Images by Bill Durgin via DesignBoom
Virtual gender swap via DesignBoom. This is an interesting concept but I don’t see why it has to be specific to gender. Size? Race? Health? Also, gender is not necessarily a binary thing as it seems to be presented here.
Speaking of gender, Facebook has some interesting news.
People are making the internet a better place! (Don’t tell my student’s I endorsed something Wikipedia related! 😉 )
A friend shared Ren Hang’s photography with me a few weeks ago because of my work on Chang Jia’s Standing Up Peeing.
The image above is from “The Average Faces of Women Around the World.” I’m not sure about how scientific this project is but the idea is interesting. You can make your own average face here.
The Average Faces are reminiscent of this project.
Last week David Rosenberg wrote an article about plastic surgery recovery. “Stark Portraits From The Plastic Surgery Recovery Room” includes stunning and chilling photographs of women post surgery created by Ji Yeo. Here’s an interview with the artist.
This image by Zanele Muholi from 2009 is lovely and runs along the theme of this post. I found it alongside a call for papers on Visual Activism.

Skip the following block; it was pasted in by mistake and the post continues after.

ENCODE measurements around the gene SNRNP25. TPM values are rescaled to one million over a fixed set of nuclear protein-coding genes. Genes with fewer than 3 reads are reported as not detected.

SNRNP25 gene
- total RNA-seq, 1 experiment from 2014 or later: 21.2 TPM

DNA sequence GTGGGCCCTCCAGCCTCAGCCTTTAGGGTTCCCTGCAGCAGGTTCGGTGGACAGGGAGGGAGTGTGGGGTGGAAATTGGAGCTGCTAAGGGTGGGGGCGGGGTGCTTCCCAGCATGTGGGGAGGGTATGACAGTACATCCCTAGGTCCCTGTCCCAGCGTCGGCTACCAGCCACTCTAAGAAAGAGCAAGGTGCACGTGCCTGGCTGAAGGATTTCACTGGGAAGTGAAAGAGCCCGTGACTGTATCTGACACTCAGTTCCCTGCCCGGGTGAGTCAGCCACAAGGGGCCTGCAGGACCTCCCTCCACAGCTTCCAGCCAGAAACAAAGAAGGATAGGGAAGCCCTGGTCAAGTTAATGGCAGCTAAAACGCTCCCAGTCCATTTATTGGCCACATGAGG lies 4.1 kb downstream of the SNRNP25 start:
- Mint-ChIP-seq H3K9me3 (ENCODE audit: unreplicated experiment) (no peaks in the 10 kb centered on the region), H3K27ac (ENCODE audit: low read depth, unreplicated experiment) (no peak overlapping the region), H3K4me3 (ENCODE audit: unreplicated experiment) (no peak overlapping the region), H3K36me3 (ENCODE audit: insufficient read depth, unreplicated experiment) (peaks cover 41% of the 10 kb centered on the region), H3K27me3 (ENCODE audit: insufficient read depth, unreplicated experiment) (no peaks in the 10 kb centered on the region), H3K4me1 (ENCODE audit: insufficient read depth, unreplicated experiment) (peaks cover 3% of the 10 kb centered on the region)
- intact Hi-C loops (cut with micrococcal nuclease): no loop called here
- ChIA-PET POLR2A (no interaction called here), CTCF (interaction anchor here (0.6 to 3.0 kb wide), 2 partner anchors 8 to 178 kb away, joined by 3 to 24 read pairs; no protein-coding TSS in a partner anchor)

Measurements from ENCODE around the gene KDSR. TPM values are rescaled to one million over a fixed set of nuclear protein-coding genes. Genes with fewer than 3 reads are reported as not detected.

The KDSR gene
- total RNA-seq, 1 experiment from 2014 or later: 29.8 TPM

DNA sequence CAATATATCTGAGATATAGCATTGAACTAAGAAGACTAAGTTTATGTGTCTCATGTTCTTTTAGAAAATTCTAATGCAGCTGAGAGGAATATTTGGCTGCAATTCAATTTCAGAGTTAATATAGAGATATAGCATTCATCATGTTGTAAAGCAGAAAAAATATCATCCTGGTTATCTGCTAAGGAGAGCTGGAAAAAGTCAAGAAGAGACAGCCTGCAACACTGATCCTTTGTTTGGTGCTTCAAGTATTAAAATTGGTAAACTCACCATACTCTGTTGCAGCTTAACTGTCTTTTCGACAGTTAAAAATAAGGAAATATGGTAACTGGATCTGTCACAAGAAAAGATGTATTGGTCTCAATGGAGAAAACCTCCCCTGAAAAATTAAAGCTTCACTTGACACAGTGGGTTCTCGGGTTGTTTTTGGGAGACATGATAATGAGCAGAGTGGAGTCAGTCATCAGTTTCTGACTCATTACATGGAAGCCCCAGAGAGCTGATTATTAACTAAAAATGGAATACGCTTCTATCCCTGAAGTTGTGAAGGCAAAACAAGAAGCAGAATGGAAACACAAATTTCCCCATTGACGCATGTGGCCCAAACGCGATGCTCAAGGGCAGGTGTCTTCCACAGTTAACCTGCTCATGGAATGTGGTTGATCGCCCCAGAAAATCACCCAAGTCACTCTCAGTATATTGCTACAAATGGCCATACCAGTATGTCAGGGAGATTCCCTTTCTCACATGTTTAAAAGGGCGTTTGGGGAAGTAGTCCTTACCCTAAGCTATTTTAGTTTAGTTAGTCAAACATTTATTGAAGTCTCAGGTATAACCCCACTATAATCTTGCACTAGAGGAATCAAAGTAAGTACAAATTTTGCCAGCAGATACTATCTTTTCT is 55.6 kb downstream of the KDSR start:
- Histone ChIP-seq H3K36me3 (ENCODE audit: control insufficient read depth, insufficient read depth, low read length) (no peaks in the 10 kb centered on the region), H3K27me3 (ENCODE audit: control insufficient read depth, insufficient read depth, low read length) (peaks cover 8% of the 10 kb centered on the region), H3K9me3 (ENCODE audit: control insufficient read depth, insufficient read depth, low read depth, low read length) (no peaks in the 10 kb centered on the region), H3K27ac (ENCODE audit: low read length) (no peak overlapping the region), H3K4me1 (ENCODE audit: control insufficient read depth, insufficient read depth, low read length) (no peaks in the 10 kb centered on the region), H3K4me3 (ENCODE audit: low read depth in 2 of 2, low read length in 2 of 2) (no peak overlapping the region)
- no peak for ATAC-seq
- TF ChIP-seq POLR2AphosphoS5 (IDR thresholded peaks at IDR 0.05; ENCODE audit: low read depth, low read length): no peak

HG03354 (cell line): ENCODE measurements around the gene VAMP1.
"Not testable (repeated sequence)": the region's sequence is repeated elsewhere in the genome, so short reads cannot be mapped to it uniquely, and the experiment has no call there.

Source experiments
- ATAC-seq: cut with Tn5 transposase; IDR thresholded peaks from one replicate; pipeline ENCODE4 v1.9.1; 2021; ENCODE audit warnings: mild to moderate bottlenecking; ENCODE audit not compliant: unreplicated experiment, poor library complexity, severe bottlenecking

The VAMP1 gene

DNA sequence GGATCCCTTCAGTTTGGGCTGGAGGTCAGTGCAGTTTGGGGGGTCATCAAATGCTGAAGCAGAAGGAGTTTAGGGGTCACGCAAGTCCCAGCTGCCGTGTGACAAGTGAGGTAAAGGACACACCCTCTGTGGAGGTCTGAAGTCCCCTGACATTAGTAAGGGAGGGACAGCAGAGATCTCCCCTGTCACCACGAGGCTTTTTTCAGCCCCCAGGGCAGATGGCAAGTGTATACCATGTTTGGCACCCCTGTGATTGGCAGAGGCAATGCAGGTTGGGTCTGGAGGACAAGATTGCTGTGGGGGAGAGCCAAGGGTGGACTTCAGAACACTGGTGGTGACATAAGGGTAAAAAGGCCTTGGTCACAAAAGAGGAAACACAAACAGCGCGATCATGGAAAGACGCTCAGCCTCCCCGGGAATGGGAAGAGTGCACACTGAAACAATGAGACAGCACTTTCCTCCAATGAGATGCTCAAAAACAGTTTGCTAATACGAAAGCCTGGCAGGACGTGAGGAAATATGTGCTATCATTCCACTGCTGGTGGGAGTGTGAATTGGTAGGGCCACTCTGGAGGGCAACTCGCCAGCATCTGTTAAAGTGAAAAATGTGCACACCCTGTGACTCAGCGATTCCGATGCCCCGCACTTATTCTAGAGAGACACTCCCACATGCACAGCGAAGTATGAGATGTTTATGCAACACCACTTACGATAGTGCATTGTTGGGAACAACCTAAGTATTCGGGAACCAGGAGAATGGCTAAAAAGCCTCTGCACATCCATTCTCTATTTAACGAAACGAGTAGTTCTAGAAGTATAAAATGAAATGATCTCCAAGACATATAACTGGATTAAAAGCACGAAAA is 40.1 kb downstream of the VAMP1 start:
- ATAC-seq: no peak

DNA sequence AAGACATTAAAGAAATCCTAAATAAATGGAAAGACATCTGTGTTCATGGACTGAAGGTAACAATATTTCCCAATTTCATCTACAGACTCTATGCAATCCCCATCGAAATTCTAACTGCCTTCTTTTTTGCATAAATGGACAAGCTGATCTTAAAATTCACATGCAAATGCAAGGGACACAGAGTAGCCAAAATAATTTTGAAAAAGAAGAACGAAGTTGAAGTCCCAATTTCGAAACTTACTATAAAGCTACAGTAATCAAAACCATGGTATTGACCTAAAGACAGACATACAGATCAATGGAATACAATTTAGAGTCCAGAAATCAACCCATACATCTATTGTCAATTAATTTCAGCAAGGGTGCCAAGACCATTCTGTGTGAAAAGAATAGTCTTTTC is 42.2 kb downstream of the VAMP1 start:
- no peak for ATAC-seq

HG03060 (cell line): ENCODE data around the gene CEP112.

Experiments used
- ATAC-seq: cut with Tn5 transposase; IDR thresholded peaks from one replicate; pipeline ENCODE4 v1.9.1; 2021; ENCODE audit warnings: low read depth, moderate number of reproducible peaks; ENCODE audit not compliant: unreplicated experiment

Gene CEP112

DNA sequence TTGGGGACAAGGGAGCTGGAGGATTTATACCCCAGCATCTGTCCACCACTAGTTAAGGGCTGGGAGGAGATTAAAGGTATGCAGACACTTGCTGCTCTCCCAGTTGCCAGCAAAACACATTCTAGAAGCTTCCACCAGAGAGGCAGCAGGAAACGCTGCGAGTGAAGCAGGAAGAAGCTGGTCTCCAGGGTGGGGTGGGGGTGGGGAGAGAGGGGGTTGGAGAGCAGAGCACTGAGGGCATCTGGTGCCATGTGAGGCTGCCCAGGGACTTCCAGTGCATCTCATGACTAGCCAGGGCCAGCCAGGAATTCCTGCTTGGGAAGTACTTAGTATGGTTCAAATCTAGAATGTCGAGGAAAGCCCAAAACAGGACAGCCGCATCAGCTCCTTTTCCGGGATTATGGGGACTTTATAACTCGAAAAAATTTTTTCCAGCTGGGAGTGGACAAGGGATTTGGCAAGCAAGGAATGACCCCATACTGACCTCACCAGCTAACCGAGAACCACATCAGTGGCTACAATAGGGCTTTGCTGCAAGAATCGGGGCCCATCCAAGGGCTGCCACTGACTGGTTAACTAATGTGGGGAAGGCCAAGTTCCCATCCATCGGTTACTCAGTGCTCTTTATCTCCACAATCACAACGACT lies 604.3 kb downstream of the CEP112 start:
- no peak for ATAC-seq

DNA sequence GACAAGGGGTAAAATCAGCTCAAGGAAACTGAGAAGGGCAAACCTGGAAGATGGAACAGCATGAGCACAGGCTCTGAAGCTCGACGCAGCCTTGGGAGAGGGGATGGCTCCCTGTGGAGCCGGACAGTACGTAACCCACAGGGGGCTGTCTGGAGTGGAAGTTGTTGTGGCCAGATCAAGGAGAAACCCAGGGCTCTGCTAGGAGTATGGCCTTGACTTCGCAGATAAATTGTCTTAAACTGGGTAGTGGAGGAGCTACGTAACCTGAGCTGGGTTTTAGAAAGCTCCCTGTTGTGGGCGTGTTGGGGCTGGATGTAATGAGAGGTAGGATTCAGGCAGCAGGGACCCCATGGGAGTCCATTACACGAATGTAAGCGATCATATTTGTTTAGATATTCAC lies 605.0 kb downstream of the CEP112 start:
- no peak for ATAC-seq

Modern Art Asia’s Issue 14, Standing, Sitting, Crooked, features the extended version of my piece on Chang Jia’s photographs Standing Up Peeing. The introduction to the issue states, “The issue opens with Kate Korroch’s analysis of Chang Jia’s Standing up Peeing series. Chang Jia, a South Korean photographer, documents the feelings of compromise, jubilation or rebellion women experience in the act of pissing, upright, under the camera’s gaze.”
Image via Art Space China
I just finished reading “Jin Xing: China’s Transsexual Star of Dance” a chapter from Celebrity in China edited by Louise Edwards and Elaine Jeffreys. The chapter reviews various writing and interviews about the dance star Jin Xing. In doing so, the authors Gloria Davies and M. E. Davies unfold an analysis of Jin Xing’s experience as a public figure who is a known transsexual in China.
I was struck by the conclusion of the chapter (190-191),”…her gender conformity has enabled the media to narrate her life the way she prefers it: namely, as the story of a talented dancer who achieved fame and success, who ‘cured’ her gender dysphoria to become the woman she had always felt herself to be. This is not a story that challenges the sexual binaries (whether of man/woman, masculine/feminine, straight/gay) that rule our lives. Rather, it is a story that confirms how powerfully those binaries continue to rule our lives.”
The conclusion highlights a cut and dry perspective of gender and sexuality adopted by Jin Xing. It is important to consider that lens in regards to transgender. That being said, to me gender and sexuality are much more messy than that.